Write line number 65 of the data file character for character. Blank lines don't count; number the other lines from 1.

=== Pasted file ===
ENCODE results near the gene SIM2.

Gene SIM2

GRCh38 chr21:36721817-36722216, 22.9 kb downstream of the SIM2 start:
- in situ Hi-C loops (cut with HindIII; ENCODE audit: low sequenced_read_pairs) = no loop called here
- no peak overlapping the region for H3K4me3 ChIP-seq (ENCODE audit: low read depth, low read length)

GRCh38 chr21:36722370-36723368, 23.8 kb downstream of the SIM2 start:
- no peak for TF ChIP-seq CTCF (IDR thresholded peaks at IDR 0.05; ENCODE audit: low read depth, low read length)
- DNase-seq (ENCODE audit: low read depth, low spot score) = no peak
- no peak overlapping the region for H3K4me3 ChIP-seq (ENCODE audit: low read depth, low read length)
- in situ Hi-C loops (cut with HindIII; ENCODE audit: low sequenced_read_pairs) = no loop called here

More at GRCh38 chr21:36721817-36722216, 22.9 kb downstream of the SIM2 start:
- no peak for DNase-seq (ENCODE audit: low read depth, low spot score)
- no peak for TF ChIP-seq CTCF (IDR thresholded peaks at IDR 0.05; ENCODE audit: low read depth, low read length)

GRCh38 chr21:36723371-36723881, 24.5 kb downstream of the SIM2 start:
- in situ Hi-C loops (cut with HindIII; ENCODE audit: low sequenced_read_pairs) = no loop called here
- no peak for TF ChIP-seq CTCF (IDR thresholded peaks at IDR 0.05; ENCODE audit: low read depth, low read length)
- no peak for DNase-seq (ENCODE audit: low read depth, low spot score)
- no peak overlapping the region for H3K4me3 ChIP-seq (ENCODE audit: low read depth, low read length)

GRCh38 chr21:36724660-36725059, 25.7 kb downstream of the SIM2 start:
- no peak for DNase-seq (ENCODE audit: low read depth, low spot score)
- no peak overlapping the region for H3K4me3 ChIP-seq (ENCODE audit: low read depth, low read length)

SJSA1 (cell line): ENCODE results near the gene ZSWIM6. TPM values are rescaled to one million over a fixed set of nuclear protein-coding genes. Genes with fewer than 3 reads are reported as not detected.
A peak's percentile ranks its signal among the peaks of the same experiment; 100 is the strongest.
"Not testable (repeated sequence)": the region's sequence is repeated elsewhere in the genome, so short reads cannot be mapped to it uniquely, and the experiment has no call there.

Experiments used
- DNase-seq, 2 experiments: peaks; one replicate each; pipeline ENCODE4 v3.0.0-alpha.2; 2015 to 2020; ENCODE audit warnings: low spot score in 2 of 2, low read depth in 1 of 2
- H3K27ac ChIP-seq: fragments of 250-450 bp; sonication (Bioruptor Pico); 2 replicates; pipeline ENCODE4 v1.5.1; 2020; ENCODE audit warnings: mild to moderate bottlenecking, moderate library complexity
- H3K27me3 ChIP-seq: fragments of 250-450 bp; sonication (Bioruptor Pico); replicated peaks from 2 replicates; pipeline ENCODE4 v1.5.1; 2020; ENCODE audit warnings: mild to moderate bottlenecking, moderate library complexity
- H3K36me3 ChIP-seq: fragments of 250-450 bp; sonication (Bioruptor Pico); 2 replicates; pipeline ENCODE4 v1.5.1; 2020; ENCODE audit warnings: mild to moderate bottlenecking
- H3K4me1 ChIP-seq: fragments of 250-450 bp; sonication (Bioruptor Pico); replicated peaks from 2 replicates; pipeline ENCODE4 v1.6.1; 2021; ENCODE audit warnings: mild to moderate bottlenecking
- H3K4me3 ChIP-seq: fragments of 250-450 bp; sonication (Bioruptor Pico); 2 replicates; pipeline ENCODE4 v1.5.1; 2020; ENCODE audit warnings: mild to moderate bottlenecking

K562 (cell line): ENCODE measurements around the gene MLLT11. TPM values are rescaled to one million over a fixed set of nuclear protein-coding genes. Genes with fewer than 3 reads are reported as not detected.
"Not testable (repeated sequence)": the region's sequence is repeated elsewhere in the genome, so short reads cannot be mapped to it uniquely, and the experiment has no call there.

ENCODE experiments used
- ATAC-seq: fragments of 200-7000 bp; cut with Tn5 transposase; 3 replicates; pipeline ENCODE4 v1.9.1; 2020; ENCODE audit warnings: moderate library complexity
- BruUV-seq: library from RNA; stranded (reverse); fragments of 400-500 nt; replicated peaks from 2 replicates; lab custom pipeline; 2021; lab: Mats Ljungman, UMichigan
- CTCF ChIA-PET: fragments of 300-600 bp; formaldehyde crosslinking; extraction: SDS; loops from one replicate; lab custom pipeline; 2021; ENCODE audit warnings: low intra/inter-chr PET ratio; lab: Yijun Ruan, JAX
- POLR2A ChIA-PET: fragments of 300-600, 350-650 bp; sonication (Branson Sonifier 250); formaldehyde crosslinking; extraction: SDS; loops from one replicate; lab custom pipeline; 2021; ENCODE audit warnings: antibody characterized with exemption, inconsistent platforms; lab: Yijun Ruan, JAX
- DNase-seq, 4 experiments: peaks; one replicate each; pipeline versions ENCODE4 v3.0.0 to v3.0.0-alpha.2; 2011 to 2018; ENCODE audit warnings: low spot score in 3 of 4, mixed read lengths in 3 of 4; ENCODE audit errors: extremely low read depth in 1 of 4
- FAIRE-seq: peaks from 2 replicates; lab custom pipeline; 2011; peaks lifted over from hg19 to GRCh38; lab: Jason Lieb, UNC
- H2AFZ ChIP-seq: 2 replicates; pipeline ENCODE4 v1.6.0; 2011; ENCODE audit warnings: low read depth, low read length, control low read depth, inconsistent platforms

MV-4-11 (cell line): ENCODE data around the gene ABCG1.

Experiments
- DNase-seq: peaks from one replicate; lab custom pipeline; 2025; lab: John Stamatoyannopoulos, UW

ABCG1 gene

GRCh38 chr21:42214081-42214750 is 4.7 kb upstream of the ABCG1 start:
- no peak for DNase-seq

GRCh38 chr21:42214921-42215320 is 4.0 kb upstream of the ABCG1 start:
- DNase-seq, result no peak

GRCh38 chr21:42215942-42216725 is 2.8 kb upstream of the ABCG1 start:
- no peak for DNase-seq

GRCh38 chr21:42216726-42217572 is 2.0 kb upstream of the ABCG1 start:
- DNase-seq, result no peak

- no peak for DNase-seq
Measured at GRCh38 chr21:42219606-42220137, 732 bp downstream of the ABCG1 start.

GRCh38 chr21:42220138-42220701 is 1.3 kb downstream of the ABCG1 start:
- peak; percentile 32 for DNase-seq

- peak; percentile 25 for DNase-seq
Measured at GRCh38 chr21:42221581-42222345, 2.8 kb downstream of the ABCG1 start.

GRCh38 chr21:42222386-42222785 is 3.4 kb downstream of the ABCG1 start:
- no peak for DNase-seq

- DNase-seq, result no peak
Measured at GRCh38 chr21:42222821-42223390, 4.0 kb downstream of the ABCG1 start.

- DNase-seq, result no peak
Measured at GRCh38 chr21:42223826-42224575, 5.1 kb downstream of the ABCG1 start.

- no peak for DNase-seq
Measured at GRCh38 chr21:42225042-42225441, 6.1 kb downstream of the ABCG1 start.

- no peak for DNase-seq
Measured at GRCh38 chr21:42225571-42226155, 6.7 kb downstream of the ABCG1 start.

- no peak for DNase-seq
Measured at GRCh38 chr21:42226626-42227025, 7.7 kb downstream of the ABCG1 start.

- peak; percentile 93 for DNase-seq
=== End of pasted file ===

Measured at GRCh38 chr21:42223826-42224575, 5.1 kb downstream of the ABCG1 start.